family

FORMICIDAE

subfamily

Myrmicinae


Children

Pyramica incerta
Pyramica japonica
Pyramica leptothrix
Pyramica rostrataeformis
Pyramica benten
Pyramica mazu
Pyramica masukoi
Pyramica circothrix
Pyramica hiroshimensis
Pyramica kichijo
Pyramica canina
Pyramica sauteri
Pyramica membranifera
Pyramica morisitai
Pyramica mutica
Pyramica hexamera
Pyramica hirashimai
Pyramica terayamai


Key to Species

Worker Ants


ITIS

 

Pyramica

Hymenoptera On-Line

 

Pyramica

FORMIS

 

Pyramica

CSIRO

  Pyramica



genus

Pyramica


Display Mode

Shape
Real Size
(1.5x)
Japanese Name

Ago-uroko-ari-zoku

Original Reference

Roger, J. (1862) Einige neue exotische Ameisen-Gattungen und Arten. Berl. Entomol. Z., 6: 233-254.

Synonym

Epitritus Emery, 1869, Trichoscapa Emery, 1869, Cephaloxys F. Smith, 1865, Pentastruma Forel, 1912, Glamyromyrmex W. M. Wheeler, 1915, Codiomyrmex W. M. Wheeler, 1916, Tingimyrmex Mann, 1926, Codioxenus Santschi, 1931, Smithistruma Brown, 1948, Weberistruma Brown, 1948, Wessonistruma Brown, 1948, Serrastruma Brown, 1948, Neostruma Brown, 1948, Dorisidris Brown, 1948, Miccostruma Brown, 1948, Kyidris Brown, 1949, Polyhomoa Azuma, 1950, Chelystruma Brown, 1950, Borgmeierita Brown, 1953, Platystruma Brown, 1953, Gymnomyrmex Borgmeier, 1954, Dysedrognathus Taylor, 1968, Asketogenys Brown, 1972, Cladarogenys Brown, 1976,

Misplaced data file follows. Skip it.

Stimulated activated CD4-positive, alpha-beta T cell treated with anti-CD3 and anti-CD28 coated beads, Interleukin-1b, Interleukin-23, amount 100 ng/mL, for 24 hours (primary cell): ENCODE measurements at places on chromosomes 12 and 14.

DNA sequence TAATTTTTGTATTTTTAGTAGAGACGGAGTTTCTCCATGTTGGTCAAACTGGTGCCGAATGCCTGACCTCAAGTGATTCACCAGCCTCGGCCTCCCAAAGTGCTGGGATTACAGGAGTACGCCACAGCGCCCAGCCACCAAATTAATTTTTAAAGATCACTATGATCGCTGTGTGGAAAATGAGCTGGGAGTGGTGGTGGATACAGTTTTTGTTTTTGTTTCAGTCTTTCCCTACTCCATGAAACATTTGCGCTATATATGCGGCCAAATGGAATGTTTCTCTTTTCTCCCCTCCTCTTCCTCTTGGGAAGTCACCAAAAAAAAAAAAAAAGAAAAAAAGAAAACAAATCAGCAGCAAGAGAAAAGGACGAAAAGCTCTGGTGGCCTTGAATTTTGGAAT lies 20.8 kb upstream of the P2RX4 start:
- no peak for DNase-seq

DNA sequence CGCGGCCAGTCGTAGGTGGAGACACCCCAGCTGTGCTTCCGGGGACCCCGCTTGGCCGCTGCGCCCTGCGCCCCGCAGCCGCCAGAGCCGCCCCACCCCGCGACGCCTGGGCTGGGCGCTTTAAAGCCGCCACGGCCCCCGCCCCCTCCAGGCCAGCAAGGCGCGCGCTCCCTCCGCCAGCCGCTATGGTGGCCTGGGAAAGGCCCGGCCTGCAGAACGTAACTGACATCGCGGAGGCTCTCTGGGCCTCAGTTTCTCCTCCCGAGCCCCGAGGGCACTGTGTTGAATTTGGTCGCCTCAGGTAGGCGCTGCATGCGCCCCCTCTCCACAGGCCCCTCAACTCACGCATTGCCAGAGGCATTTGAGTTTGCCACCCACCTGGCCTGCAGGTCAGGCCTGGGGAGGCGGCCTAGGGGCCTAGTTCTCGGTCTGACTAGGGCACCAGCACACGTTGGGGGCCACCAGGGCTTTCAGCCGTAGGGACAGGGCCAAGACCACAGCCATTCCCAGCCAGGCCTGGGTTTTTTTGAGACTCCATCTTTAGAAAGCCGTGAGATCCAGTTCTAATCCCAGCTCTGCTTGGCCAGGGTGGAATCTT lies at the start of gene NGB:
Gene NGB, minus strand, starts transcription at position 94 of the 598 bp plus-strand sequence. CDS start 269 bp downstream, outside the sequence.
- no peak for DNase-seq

Description

Small ants: total length of workers around 1 - 2 mm. Head subtriangular, with more or less concave posterior margin; dorsum convex. Mandibles variable, usually subtriangular, with numerous small teeth. Antennae 4, 5, or 6 segmented. Eyes located close to ventrolateral margins of head below the antennal scrobes, which are usually distinct. Propodeal spines usually dentiform. Petiole and postpetiole usually with spongiform
material, arranged in discrete blocks on both tergites and sternites. Body hairs simple, clavate, scale-like, orbicular or flagellate; usually bizarre.

Remarks

Five of the genera synonymised under Pyramica by Bolton (1999) were formerly listed from Japan. They are: Smithistruma, Pentastruma, Trichoscapa, Kyidris, and Epitritus. Bolton (2000) recognized 324 world species. 18 have been reported from Japan.
Most nest in the soil or decaying wood on the ground in broadleaf forests, and most are rare.

References

  • Formicidarum italicorum species duae novae. Bullettino della Societą Entomologica Italiana 1: 135-137.
  • Enumerazione dei Formicidi che rinvengonsi nei contorni di Napoli. Annali dell'Accademia degli Aspiranti Naturalisti (2) 2: 1-26.
  • Smith, F. 1865. Descriptions of new species of hymenopterous insects from the islands of Sumatra, Sula, Gilolo, Salwatty, and New Guinea, collected by Mr. A. R. Wallace. J. Proc. Linn. Soc. Lond. Zool., 8: 61-94.
  • H. Sauter's Formosa-Ausbeute: Formicidae. Entomologische Mitteilungen 1: 45-81.
  • Wheeler, W. M. 1915. Two new genera of myrmicine ants from Brasil. Bull. Mus. Comp. Zool., 59: 483-491.
  • Wheeler, W. M. 1916. Ants collected in Trinidad by Professor Roland Thaxter, Mr. F. W. Urich, and others. Bull. Mus. Comp. Zool., 60: 323-330.
  • Mann, W. M., 1926
  • Santschi, F., 1931
  • Brown, W. L., Jr. (1948). A preliminary generic revision of the higher Dacetini (Hymenoptera: Formicidae). Trans. Am. Ent. Soc., 74, 101-129.
  • Brown, W. L., Jr. (1949a. ). Revision of the ant tribe Dacetini. I. Fauna of Japan, China and Taiwan. . Mushi, 20, 1-25.

Editor

Original text by Kazuo Ogata and Keiichi Onoyama. English translation by Kazuo Ogata, edited by Robert W. Taylor. Revised by Masashi Yoshimura.